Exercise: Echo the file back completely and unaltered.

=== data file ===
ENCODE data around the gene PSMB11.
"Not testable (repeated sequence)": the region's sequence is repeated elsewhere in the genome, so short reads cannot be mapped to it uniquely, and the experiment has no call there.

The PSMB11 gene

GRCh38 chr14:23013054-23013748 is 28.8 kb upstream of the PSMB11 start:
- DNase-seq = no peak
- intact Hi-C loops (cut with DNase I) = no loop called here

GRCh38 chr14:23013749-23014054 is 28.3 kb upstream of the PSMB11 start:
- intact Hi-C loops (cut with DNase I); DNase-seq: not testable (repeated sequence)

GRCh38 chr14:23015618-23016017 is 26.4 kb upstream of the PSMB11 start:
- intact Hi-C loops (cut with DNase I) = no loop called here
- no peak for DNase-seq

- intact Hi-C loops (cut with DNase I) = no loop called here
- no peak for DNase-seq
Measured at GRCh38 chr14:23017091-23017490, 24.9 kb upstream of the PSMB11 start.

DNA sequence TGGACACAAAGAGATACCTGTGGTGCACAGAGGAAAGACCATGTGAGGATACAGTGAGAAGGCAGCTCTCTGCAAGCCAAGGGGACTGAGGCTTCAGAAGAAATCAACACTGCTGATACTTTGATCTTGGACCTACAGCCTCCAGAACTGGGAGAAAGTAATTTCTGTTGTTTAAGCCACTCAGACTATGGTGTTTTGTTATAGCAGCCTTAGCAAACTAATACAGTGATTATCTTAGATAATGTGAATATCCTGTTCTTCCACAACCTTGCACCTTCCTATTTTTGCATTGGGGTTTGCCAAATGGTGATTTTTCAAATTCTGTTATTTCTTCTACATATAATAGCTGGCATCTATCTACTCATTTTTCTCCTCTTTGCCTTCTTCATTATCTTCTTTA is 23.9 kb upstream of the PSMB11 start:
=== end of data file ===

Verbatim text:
ENCODE data around the gene PSMB11.
"Not testable (repeated sequence)": the region's sequence is repeated elsewhere in the genome, so short reads cannot be mapped to it uniquely, and the experiment has no call there.

The PSMB11 gene

GRCh38 chr14:23013054-23013748 is 28.8 kb upstream of the PSMB11 start:
- DNase-seq = no peak
- intact Hi-C loops (cut with DNase I) = no loop called here

GRCh38 chr14:23013749-23014054 is 28.3 kb upstream of the PSMB11 start:
- intact Hi-C loops (cut with DNase I); DNase-seq: not testable (repeated sequence)

GRCh38 chr14:23015618-23016017 is 26.4 kb upstream of the PSMB11 start:
- intact Hi-C loops (cut with DNase I) = no loop called here
- no peak for DNase-seq

- intact Hi-C loops (cut with DNase I) = no loop called here
- no peak for DNase-seq
Measured at GRCh38 chr14:23017091-23017490, 24.9 kb upstream of the PSMB11 start.

DNA sequence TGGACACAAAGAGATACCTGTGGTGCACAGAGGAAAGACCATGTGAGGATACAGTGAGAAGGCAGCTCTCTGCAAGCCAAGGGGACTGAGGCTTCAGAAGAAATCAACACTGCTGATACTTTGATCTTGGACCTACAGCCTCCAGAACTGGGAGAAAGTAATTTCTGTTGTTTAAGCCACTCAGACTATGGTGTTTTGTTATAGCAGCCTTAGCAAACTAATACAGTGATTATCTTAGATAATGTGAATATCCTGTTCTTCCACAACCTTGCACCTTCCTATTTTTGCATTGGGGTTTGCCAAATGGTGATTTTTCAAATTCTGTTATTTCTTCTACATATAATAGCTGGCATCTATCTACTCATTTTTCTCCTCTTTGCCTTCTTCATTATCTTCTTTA is 23.9 kb upstream of the PSMB11 start: